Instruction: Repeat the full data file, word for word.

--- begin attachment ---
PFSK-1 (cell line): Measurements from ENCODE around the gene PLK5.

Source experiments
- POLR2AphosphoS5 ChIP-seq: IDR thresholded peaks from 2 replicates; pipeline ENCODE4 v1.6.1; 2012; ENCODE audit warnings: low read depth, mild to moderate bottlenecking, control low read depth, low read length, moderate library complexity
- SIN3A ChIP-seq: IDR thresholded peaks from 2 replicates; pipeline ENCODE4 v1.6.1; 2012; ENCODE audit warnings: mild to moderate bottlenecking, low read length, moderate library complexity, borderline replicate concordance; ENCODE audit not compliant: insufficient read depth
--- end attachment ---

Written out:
PFSK-1 (cell line): Measurements from ENCODE around the gene PLK5.

Source experiments
- POLR2AphosphoS5 ChIP-seq: IDR thresholded peaks from 2 replicates; pipeline ENCODE4 v1.6.1; 2012; ENCODE audit warnings: low read depth, mild to moderate bottlenecking, control low read depth, low read length, moderate library complexity
- SIN3A ChIP-seq: IDR thresholded peaks from 2 replicates; pipeline ENCODE4 v1.6.1; 2012; ENCODE audit warnings: mild to moderate bottlenecking, low read length, moderate library complexity, borderline replicate concordance; ENCODE audit not compliant: insufficient read depth